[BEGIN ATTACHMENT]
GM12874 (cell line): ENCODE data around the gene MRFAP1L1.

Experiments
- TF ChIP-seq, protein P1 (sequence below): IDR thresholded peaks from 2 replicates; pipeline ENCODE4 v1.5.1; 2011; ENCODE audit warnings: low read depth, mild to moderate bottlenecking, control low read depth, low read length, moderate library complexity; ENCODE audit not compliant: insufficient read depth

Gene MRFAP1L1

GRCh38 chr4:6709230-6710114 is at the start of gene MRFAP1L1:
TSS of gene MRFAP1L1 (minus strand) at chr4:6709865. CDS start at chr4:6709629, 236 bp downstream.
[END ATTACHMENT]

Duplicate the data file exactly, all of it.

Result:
GM12874 (cell line): ENCODE data around the gene MRFAP1L1.

Experiments
- TF ChIP-seq, protein P1 (sequence below): IDR thresholded peaks from 2 replicates; pipeline ENCODE4 v1.5.1; 2011; ENCODE audit warnings: low read depth, mild to moderate bottlenecking, control low read depth, low read length, moderate library complexity; ENCODE audit not compliant: insufficient read depth

Gene MRFAP1L1

GRCh38 chr4:6709230-6710114 is at the start of gene MRFAP1L1:
TSS of gene MRFAP1L1 (minus strand) at chr4:6709865. CDS start at chr4:6709629, 236 bp downstream.